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It's a shame they don't hold the General Education Diploma commencement in a more public place than the conference room at the College of Central Florida's Levy Center.
Chiefland High School's annual June graduation program is held at the football stadium so that the community can turn out and laud the achievements of graduates.
For those in the GED program it has been a longer and winding road to graduation.
Personal troubles, family problems, the need to hold a job instead of getting an education, pregnancy and an inability to fit into a one-size-fits-all education program can cause a young person to give up on the traditional diploma.
But eventually each person on their own, not because a parent is nagging them every morning, makes their way back to the classroom.
For many it's the challenge of squeezing classes and study in between raising children, holding down a full time job and maintaining a marriage.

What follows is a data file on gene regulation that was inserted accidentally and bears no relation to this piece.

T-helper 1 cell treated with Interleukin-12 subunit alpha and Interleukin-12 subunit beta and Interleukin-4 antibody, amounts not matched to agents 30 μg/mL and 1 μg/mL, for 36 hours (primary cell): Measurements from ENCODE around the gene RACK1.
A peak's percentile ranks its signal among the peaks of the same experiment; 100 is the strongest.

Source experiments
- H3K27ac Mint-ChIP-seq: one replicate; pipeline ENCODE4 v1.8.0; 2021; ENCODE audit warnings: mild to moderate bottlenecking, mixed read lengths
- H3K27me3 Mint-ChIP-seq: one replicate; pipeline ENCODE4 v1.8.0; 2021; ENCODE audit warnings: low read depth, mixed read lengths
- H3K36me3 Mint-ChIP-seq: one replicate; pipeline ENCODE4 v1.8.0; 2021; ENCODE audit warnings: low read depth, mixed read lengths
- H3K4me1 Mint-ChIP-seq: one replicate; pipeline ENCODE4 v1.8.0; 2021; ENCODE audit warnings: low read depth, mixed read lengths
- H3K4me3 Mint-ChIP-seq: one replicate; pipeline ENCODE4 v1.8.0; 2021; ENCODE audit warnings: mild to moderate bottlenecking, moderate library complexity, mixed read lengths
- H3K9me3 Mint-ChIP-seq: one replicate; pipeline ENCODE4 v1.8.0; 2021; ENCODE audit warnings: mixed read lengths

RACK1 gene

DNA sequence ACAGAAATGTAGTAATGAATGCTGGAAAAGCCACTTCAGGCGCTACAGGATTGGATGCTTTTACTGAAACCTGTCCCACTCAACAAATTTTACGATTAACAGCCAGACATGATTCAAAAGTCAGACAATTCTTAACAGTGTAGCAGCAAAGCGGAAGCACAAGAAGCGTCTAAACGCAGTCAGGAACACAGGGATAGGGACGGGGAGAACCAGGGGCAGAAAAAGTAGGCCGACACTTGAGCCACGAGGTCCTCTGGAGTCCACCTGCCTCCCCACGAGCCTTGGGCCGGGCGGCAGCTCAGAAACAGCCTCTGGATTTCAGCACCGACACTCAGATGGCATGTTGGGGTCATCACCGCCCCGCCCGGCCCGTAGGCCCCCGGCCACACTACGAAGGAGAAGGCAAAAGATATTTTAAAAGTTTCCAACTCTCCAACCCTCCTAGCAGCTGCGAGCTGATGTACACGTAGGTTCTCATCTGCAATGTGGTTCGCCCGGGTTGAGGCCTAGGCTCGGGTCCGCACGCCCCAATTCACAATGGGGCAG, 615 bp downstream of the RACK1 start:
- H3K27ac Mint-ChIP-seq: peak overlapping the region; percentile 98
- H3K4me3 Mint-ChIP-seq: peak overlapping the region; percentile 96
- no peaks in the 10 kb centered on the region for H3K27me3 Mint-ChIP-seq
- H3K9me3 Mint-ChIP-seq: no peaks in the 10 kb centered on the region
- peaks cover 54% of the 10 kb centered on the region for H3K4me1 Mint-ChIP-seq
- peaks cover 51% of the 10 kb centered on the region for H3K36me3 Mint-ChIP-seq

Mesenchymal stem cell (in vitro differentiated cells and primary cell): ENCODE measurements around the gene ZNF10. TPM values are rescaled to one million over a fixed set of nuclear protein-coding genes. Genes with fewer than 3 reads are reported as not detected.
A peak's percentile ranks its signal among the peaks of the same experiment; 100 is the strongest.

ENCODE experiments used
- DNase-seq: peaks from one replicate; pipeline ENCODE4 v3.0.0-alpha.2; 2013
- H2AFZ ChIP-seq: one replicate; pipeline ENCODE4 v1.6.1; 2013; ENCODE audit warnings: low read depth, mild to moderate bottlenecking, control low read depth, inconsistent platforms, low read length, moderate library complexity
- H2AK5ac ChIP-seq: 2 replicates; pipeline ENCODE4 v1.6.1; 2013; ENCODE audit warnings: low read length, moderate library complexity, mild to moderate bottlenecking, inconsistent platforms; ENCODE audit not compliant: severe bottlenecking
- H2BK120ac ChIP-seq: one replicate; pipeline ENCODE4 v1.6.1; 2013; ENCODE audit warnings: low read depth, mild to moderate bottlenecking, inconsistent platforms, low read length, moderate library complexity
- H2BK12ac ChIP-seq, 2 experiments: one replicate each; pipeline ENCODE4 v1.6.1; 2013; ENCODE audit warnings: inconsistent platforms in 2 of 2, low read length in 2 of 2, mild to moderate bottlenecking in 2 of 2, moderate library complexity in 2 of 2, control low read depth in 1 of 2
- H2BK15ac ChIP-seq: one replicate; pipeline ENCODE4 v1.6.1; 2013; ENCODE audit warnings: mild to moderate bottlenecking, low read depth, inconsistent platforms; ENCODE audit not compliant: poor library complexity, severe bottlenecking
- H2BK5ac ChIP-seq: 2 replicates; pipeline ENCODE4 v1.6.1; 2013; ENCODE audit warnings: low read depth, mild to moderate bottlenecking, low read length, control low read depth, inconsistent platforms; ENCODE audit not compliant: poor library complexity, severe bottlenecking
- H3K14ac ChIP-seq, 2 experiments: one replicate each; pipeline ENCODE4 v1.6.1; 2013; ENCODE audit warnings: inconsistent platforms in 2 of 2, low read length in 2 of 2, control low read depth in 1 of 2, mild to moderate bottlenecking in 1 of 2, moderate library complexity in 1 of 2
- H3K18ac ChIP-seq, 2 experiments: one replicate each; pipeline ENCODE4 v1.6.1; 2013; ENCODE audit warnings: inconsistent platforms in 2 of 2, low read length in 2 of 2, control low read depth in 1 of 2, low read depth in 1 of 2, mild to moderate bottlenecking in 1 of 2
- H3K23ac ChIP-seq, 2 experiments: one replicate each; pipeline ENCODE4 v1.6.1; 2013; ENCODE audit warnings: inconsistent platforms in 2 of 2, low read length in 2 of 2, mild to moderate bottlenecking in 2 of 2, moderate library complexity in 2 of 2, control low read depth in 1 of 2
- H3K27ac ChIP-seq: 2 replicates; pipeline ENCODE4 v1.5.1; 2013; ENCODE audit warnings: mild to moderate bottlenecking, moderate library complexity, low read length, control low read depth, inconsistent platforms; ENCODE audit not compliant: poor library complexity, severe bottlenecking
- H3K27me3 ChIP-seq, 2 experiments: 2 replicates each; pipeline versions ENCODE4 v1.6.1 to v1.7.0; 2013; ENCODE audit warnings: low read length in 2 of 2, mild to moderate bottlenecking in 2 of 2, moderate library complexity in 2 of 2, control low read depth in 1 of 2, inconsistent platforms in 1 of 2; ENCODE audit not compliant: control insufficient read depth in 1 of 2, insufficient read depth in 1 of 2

And the classes are not just for the young who can no longer stand a particular math or Spanish teacher who opt for the battery of tests.
There are grandmas and fathers with teenagers.
They come because one thing is clear: A person who earns a high school diploma has a better chance of earning money and studies have shown that their children, seeing the example set by the parents are more likely to earn a diploma.
Levy County benefits from having an educated workforce capable of earning more money.
The folks at the Levy Center are talking about moving to a bigger location.
They should and the community should turn out to cheer on these graduates.